Softball: Illness can’t keep leader of Lady Eagles down as Bald Eagle shoots for a state title

Bald Eagle’s Makennah Dyke works through a mystery illness to be a top pitcher for her softball team.
Bald Eagle’s Makennah Dyke works through a mystery illness to be a top pitcher for her softball team. CDT photo

Pitching in front of the some of the largest crowds to witness softball games in Centre County history doesn’t worry Bald Eagle Area’s Makennah Dyke.

Neither does the pressure of facing a potent Central Columbia lineup in Friday’s PIAA Class AA Championship, slated for 5:30 p.m. at Penn State’s Nittany Lion Softball Park.

No, Dyke’s anxiety comes every morning when the alarm clock rings.

“I have good days and bad days, but mostly bad days,” Dyke said. “I wake up in the morning and I’m always worried about how I am going to feel.”

You wouldn’t know it from watching her on game days, but Dyke struggles with an illness that has remained a mystery to doctors for several years. It affects her every day.

“This has all been going on since my seventh-grade year,” Dyke said. “The fact that we still don’t know what’s going on with me is hard to work with. We’re still working to find an answer.”

Dyke has been hospitalized prior to and during this season. In fact, she was in the hospital the day before she helped the Lady Eagles clinch the Mountain League title.

“I don’t know how to explain it,” she said of the illness. “It’s something different every day. Like, one day my stomach will hurt. The next day my whole body hurts.”

“Softball has been

my life”

That she’s even on the field is a remarkable accomplishment.

When Curt Heverly was named the team’s new coach this season, he immediately sought out Dyke. Heverly had taught both her parents, Greg and Sue, at BEA and Greg had played football for him.

“As soon as I got the job, I went to Makennah and said, ‘Makennah, there’s two seniors on this team. You have to be the go-to girl. You don’t have to win all of the games and pitching all of the games, but we need a senior leader who is going to play a pivotal role,’ ” Heverly said. “Two days later, she’s in the hospital.”

Heverly said Dyke still gave him what he had asked for, despite how she was feeling.

“I don’t remember the timeline anymore, but we had a very tough period in March right before the season,” he said. “We didn’t know, we didn’t know and then we did. Through the whole thing, she was our leader.”

Dyke thought the prospects of playing this season were dim, but she was determined to try.

Softball was more than just a game to the striking blonde.

“Softball has been my life since the first day I picked up a ball,” Dyke said. “I was, like, five years old and I always knew. My dad was a big baseball player when he was younger. We would always be in the yard playing catch. It’s something I always wanted to do.

“At the beginning of the season when everything was going on, this is the only thing that kept me trying to get better and wanting to work to get playing.”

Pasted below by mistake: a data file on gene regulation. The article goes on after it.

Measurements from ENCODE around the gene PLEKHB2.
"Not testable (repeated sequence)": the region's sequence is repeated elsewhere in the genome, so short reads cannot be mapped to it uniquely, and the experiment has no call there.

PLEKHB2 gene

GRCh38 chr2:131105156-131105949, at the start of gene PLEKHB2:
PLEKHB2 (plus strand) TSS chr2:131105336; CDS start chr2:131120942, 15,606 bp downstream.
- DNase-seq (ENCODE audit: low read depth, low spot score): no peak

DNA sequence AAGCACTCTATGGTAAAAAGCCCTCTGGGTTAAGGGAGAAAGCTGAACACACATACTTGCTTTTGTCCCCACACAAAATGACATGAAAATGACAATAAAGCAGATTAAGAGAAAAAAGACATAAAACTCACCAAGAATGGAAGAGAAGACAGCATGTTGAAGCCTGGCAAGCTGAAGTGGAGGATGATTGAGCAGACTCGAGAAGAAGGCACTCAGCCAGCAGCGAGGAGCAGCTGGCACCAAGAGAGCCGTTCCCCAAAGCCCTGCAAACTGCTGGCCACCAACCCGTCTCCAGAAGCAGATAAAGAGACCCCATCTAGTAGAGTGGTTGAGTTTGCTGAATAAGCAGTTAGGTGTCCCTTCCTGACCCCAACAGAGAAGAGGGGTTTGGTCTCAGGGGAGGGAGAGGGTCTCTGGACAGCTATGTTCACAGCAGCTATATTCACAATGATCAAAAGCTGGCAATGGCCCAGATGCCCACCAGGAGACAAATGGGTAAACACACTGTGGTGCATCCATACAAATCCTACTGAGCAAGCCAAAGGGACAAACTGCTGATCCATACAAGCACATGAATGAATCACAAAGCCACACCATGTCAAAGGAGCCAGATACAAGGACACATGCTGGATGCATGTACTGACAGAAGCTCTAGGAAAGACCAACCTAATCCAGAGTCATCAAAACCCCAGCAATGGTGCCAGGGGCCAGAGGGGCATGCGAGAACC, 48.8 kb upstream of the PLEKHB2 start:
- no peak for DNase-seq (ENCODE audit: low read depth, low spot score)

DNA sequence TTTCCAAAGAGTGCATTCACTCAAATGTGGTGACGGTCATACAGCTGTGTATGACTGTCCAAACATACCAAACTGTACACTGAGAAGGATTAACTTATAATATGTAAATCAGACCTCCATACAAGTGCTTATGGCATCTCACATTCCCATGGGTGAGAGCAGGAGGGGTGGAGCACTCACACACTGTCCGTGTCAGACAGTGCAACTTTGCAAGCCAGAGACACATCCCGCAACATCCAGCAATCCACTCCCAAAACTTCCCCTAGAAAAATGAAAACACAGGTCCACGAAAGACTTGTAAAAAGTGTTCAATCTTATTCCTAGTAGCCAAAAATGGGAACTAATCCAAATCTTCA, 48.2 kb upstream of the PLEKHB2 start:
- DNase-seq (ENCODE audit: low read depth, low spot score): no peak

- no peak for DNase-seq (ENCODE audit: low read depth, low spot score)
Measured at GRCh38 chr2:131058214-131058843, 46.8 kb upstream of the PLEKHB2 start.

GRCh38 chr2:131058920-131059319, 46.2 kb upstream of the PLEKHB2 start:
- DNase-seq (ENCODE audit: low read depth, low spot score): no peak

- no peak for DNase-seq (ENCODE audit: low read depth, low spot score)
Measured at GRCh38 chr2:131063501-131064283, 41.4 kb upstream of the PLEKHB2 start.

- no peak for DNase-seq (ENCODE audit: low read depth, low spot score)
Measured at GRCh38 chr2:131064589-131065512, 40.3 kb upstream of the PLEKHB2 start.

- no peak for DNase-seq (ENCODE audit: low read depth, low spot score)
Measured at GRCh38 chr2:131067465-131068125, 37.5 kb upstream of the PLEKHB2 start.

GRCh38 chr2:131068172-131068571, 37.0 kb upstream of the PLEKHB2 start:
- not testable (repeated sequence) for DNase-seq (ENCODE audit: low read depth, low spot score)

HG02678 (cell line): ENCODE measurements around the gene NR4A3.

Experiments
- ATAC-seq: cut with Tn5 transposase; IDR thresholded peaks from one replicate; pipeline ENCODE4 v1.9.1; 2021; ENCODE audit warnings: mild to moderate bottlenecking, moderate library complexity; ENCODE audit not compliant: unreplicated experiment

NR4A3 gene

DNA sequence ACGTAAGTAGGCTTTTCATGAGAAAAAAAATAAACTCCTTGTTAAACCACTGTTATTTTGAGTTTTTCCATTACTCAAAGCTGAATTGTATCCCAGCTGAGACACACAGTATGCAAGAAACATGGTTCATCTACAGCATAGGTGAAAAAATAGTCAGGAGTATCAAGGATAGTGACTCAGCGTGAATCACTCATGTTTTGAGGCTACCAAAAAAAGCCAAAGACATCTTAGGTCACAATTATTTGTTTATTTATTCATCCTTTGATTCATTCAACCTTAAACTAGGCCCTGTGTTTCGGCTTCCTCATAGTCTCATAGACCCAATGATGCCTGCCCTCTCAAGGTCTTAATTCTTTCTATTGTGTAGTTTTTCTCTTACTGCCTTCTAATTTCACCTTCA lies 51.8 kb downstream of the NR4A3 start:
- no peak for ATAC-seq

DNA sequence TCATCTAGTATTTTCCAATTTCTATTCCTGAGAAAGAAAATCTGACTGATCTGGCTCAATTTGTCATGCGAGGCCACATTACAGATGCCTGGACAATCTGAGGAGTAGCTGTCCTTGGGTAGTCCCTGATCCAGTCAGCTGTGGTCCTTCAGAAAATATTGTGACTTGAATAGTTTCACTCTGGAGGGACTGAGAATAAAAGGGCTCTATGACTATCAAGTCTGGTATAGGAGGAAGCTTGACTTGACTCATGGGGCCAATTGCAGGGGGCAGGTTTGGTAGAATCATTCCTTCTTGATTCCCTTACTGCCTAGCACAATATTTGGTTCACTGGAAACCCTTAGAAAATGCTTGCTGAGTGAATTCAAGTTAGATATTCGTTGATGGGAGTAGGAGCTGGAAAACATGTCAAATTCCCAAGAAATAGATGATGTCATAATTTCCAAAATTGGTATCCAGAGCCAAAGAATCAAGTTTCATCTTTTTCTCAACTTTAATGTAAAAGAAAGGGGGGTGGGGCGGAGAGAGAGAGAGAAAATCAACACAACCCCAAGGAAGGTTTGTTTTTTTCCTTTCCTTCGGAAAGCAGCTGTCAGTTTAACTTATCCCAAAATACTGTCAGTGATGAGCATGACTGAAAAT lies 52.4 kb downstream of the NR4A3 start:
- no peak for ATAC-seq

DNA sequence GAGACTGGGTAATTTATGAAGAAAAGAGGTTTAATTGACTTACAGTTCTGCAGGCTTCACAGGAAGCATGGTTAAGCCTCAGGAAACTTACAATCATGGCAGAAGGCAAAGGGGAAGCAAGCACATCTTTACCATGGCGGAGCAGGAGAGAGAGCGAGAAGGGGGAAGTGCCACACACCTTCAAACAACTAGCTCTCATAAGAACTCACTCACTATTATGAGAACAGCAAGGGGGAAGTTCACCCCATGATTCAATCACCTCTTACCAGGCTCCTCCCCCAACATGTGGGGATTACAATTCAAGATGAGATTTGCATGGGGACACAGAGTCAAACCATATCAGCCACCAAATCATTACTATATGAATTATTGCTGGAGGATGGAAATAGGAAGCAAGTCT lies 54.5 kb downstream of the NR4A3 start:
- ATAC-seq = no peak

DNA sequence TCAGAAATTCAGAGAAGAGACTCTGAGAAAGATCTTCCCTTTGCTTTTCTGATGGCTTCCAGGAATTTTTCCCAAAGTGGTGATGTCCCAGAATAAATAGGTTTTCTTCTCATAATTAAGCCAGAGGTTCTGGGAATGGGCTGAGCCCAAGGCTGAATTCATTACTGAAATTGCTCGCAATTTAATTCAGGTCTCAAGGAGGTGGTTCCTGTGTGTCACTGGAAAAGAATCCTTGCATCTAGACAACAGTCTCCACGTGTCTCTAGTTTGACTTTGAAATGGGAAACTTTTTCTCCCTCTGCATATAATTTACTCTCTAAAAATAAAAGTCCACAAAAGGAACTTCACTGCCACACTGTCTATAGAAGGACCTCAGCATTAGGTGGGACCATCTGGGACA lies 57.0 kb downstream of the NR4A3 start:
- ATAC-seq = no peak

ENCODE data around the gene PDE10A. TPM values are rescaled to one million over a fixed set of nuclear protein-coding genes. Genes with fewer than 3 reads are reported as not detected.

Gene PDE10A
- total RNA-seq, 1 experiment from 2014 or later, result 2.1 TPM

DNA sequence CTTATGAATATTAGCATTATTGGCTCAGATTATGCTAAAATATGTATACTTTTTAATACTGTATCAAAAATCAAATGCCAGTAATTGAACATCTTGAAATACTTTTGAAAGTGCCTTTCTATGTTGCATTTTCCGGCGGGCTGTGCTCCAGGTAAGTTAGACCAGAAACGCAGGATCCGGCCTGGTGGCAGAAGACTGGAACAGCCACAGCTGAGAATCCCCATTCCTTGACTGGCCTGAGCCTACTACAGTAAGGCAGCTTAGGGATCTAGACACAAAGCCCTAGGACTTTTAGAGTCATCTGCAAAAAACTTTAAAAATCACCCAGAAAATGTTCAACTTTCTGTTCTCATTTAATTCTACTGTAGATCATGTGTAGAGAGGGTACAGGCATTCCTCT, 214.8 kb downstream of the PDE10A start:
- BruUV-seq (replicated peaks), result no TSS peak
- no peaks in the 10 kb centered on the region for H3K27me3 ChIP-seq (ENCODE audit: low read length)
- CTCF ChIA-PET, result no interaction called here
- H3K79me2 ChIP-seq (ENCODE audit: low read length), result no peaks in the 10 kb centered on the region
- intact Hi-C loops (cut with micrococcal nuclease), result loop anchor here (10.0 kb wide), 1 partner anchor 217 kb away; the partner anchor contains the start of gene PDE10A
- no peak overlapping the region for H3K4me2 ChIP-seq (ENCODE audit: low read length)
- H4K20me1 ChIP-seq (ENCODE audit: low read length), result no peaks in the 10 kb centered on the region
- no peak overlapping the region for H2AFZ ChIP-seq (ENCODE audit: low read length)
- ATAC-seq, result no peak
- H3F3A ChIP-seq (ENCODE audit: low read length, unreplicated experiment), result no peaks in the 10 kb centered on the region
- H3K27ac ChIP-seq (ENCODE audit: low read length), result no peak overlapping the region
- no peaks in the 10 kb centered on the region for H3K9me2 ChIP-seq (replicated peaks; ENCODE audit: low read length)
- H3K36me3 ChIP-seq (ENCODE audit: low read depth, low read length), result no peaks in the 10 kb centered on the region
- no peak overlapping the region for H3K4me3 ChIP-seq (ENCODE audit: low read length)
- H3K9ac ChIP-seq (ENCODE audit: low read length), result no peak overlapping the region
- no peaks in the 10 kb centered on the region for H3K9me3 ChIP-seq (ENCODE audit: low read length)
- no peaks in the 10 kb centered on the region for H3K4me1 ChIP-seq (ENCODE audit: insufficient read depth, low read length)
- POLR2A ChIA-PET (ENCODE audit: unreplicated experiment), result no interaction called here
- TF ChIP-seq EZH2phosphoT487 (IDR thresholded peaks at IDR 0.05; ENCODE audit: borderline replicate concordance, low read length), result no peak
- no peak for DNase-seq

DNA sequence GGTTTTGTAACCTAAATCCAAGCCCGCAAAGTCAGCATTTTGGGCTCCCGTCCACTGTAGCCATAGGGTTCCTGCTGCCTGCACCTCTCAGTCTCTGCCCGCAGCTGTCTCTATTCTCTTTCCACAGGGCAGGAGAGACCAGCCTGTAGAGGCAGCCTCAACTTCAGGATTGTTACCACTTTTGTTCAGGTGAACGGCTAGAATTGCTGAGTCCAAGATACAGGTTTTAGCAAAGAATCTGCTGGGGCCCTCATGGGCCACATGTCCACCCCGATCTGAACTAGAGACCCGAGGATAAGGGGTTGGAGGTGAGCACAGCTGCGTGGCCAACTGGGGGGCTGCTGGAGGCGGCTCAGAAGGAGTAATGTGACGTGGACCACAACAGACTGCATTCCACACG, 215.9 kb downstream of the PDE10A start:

So she persevered and she admits to becoming a pretty good liar. When Heverly asked if she was OK, she’d tell him yes, no matter how she was feeling. Missing practice or watching the rest of the team go through workouts was not an option.

“There are days where I don’t feel the greatest, but I never actually let myself sit out,” Dyke said. “I push through it. I may not do everything 100 percent, but I never let myself sit out. I don’t like that.”

“She’s got a heart”

Heverly, who gets reports on Makennah’s health from her mother, said his senior right-hander has not complained.

“I gave her the plate and the circle and she’s never whimpered. I don’t know where she gets it, but it’s unbelievable.

“It’s bigger than anything she’s got,” he added pointing to his chest. “She’s got a heart.”

And talent, too.

Heverly said assistant coach Keith Bennett had worked with Dyke, and Bennett said that she could keep the team in games, especially if the Lady Eagles could develop their defense, which now is among the best in all of the classifications in the PIAA Tournament.

But in an early season matchup against four-time defending District 6 champion Philipsburg-Osceola, Heverly found he had maybe a little more in the circle than he anticipated.

“They called them the crushers,” Heverly said of the Lady Mounties. “They did, they crushed teams. We lost 3-2 on a bad play. I knew then I had something on the mound.”

And Dyke has not disappointed. She sports a 17-3 record heading into the state title game.

She bounced back to beat P-O three consecutive times, including 5-4 in the District 6 championship and 7-3 in the PIAA semifinals. She was the only pitcher to hold the Lady Mounties to less than eight runs in any postseason game.

In her other two PIAA starts, Dyke has allowed just seven hits and two runs (one earned) as BEA topped Seton LaSalle 2-1 in eight innings and Wilmington 4-1.